Investing in Private Real Estate provides unique tax advantages. While tax efficiency is important, particularly for highly compensated individuals, it shouldn’t be the sole driver of your investment decision.

PCRE Advanced, Video

Cash Flow vs. Taxable Income in Private Real Estate Funds

Investing in Private Real Estate provides unique tax advantages. While tax efficiency is important, particularly for highly compensated individuals, it shouldn’t be the sole driver of your investment decision.

We always emphasize focusing on “smart” investments and considering opportunities that make sense for your overall financial picture. This means identifying investments that will not only provide tax advantages but also yield a reasonable return while diversifying your portfolio.

Watch this 16 minute video as we explain cash flow vs. taxable income within the funds offered by MLG Capital.

Tax benefits for private real estate fund investors

1. Tax Deferral
Essentially, the ability to “kick taxes down the road” while still receiving distributions from the investment. From the Time Value of Money perspective (a dollar today is worth more than a dollar tomorrow), this is a powerful tool.

2. Reduced Tax Rate
If most of the ordinary income generated by a series of funds is eliminated, most of the taxable income is taxed at the capital gains tax rates, instead of high ordinary tax rates. Alongside the tax rate benefit is the potential to offset other passive income.

MLG Funds have historically created cumulative capital gain combined with cumulative ordinary loss. As a result, investors can pay taxes at the lower capital gains rate, which is 20% at the federal level. There is an unrecaptured 1250 gain of 25% with depreciable assets in these Funds but compared to ordinary income rates of 37% (at the highest federal bracket), cap gain rates will still be lower.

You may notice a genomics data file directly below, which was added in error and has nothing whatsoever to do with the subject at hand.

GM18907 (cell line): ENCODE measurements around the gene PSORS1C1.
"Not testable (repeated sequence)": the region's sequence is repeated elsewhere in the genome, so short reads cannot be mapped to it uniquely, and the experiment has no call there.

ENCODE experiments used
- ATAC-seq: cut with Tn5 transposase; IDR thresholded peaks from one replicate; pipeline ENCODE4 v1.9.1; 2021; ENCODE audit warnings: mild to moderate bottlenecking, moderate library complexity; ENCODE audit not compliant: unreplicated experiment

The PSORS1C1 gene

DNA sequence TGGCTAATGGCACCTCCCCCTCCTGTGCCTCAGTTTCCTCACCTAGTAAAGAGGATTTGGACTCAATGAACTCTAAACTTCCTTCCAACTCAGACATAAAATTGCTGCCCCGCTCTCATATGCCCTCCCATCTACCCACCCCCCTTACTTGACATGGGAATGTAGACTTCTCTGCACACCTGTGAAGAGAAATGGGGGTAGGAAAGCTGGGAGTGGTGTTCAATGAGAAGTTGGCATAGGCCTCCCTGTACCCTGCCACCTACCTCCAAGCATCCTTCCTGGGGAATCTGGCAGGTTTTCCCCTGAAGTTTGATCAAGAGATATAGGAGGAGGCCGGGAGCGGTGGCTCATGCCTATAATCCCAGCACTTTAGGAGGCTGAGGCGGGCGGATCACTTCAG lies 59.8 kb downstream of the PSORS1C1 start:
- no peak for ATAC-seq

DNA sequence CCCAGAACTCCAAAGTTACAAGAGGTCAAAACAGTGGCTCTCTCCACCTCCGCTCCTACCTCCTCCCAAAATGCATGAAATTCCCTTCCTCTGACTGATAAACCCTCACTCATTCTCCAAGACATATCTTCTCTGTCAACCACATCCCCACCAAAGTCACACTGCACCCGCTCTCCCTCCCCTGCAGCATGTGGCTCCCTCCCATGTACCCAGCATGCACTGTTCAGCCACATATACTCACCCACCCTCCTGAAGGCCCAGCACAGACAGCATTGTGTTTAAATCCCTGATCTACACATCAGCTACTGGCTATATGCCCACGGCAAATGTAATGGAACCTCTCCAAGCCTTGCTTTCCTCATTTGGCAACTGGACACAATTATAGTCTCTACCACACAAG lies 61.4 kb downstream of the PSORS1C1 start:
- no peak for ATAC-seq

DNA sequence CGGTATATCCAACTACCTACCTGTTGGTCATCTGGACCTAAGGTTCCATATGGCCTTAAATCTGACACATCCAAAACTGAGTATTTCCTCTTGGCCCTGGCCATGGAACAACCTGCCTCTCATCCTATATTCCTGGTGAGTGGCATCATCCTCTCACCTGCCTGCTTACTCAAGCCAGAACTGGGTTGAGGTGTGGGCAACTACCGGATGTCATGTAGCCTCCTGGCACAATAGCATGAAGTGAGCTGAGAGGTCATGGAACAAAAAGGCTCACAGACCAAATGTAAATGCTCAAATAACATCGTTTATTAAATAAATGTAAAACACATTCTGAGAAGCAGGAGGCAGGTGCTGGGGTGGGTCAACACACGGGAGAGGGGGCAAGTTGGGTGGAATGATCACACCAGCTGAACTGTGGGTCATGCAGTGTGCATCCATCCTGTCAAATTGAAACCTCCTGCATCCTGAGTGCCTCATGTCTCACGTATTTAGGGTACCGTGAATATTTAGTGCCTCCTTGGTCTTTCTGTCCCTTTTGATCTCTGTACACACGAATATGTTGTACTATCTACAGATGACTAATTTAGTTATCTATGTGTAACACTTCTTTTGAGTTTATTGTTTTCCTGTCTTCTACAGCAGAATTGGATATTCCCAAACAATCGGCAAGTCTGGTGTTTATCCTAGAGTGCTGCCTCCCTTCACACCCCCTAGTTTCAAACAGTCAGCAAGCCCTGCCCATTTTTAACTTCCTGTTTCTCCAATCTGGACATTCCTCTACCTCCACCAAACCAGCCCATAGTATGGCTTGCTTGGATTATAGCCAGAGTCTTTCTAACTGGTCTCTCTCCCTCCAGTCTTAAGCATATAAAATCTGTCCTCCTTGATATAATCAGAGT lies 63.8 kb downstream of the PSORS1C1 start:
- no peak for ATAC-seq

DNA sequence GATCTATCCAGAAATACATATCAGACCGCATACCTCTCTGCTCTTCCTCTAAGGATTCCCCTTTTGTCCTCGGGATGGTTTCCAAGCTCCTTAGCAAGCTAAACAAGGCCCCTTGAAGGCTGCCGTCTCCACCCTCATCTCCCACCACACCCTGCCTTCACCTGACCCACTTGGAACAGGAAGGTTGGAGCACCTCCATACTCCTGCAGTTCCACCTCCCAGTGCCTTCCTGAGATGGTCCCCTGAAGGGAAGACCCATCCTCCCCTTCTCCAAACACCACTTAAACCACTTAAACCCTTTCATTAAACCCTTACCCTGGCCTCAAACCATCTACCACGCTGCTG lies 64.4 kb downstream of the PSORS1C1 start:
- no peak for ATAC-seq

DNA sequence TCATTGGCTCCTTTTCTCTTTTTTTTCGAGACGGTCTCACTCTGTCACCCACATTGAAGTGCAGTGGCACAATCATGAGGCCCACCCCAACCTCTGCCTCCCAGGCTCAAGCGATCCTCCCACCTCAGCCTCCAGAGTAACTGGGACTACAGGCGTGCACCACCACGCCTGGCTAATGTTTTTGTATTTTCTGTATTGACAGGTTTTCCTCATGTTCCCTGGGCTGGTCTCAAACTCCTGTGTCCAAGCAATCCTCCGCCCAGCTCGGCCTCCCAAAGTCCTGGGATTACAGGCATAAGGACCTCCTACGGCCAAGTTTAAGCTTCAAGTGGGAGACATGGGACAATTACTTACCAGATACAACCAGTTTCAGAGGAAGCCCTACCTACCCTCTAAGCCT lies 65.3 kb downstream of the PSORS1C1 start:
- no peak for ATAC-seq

Ways to optimize tax planning in fund distributions

Cost Segregation Studies
In this strategy, property assets are segregated into groups based on their depreciation recovery periods. This is done to identify which components are eligible for accelerated depreciation. The goal of the study is to maximize depreciation deductions and shorten depreciation lives—resulting in less income taxes paid for that year, and therefore increased cash flow.

Example: Take for example a multifamily property. Asset types that can be segregated include roofing, appliances, furniture, and plumbing, to name a few. At MLG, we hire a third-party expert to break up a building’s purchase price into different asset types with different recovery periods.

Utilizing Bonus Depreciation
As part of the 2018 Tax Cuts and Jobs Act (TCJA), bonus depreciation was substantially modified to provide 100% deduction for asset classes that have a recovery period of 20 years or less. Combined with cost segregation, this can create very material benefits.

Example: Let’s say you’ve invested $100M in the multifamily unit: cost segregation could allocate a percentage of the purchase basis to asset classes within that recovery period threshold. Historically in MLG deals, the percentage has been 25%, so an investor could essentially bonus depreciate $25M in the year of acquisition, creating beneficial ordinary loss in early years.

Willingness to Sell Investments vs. Holding Indefinitely
A component of doing “smart” deals is about selling at the right time which, in turn, will trigger long-term capital gains rates. Additionally, if you have suspended losses from the sale, you have the potential to release those suspended losses to offset other classes of income, once the asset is sold and disposed.

MLG Fund Examples: Cash flow vs. taxable income sent to investors

MLG Private Fund II, LLC, incepted in 2014

Fund II Overview: $54M equity
As of 12/31/19, 8% preferred return payment to investors is current and >60% of capital returned. The fund is no longer raising money or acquiring properties.

Tax deferral and shift from ordinary to capital gain tax rates:

  • 5 years into life, still has $19.2M in ordinary loss
  • Profitable sales = ~$41M in cum. cap gains (which is taxed at lower rates)
    • Summary: $21.7 net taxable gain

Fund IV: ~$152M raised of $200M ($250M max)
In 2018 (one quarter of operations), the fund brought in $16M in investor capital, and generated $9.8M in beneficial ordinary loss, mostly due to the cost segregation study and bonus depreciation.

Tax benefit: Investors received loss allocation of 60% in 2018. For example, if an investor contributed $1M, they received a loss allocation of $600K.

In 2019, the fund brought in additional $94M of investor capital and created $53.8M ordinary loss (roughly 57% of capital contributed).

So how are losses shared when there’s capital contributions across multiple years?

  • Majority of 2019 loss allocation has to go to new investor capital to catch-up
  • Investors are able to re-invest year-over-year to receive new loss allocations

Learn more about how MLG Capital Funds are tax efficient.

For MLG Private Funds, we’ve developed strategies that cover those two main tax benefits, alongside many others. Our series of funds target cash on cash yields, quarterly distributions, and appreciation over time for investors in a tax efficient manner.